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The following is an archived video story. The text content of that video story is available below for reference. The original video has been deleted and is no longer available.

Missing Malaysia plane


Vietnamese ships and planes are continuing to search for the missing Malaysian Jetliner.
At this point they've found no wreckage close to where they spotted two large oil slicks.
    The Boeing 777 carrying 239 people disappeared early Saturday.

There are still more questions than answers in the disappearance of that Malaysia plane.
The jet carrying 227 passengers and a crew of 12 was flying from Kuala Lumpur in Malaysia to Beijing Friday night, but never made it.

One of the two oil slicks searchers are focusing on, is in the South China Sea between Malaysia and Vietnam.
But there have been no signs of wreckage or debris from Malaysia airlines flight 370.

No radio call, no may-day, nothing.

"It never happens. An airplane does not just drop out of the sky."

The Boeing 777 had no maintenance issues and a good safety record.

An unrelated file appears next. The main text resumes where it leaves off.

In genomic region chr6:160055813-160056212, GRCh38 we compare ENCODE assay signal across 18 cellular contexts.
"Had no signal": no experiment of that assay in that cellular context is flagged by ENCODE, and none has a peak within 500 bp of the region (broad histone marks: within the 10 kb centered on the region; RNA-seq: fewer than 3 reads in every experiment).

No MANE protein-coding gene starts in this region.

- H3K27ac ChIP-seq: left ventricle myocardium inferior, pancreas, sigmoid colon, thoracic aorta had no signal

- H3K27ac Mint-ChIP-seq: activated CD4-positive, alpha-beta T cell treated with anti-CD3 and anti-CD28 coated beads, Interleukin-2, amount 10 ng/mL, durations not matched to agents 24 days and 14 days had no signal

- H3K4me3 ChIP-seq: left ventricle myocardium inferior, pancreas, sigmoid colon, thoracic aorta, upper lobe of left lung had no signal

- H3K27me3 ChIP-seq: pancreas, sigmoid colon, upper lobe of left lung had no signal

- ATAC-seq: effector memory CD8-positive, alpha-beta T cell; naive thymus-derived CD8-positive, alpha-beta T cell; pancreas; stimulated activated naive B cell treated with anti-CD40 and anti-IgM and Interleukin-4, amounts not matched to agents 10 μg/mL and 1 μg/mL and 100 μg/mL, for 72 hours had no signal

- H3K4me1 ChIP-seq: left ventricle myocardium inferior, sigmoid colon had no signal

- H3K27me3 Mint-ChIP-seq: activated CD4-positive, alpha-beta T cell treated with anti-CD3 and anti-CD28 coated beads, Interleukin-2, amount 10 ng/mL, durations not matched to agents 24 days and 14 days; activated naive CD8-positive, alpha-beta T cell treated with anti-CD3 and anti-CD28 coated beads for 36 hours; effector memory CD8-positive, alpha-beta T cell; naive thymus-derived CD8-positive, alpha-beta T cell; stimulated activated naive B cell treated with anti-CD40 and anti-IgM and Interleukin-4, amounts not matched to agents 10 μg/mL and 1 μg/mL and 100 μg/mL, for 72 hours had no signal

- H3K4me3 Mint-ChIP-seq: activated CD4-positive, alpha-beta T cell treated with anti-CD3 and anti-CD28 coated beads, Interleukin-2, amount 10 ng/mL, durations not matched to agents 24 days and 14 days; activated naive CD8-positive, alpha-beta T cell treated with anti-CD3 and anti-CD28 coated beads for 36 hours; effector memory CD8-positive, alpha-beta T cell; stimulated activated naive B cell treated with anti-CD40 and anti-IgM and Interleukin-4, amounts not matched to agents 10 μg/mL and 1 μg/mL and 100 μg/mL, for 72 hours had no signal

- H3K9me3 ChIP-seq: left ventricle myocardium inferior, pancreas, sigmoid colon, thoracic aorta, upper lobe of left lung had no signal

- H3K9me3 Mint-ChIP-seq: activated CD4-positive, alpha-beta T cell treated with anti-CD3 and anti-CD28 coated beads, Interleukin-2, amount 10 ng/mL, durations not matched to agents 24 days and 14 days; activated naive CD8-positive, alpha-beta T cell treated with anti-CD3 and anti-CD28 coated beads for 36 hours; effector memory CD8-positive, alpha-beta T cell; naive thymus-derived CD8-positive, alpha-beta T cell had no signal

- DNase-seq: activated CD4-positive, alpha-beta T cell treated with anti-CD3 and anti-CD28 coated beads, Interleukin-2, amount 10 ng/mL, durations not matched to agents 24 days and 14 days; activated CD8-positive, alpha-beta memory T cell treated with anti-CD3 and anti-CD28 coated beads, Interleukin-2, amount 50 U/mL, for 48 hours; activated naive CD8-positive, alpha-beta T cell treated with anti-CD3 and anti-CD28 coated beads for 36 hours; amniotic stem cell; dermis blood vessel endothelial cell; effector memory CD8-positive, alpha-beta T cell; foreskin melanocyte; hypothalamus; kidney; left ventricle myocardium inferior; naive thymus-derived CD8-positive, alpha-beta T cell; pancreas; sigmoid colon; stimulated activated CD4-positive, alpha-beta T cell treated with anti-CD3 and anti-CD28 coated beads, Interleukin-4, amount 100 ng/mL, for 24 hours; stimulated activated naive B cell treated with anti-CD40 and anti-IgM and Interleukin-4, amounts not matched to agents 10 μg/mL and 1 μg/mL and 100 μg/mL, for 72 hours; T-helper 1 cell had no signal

There are theories on what went wrong, but no claims of terrorism. Reports say two passengers on the plane were traveling with stolen passports.
Finding the black boxes may unravel the mystery and time is of the essence to hear their underwater ping.

"30 days is the guarantee, on both the flight data recorder and the cockpit recorder."

The majority of the 227 passengers were Chinese. Three were Americans, two children of Chinese parents, and an adult; Philip Wood, and IBM executive from Texas who worked in Malaysia.

In Beijing, family members are waiting for the flight from Kuala Lumpur were gathered in a hotel room, frustrated and desperate for information.

The mother whose 40 year old son was on board the plane said "I don't want to live, what is the point of me being alive?!"

And in Kuala Lumpur, it was much the same.
Now the race is on to find any sign of the 777 and to solve the mystery.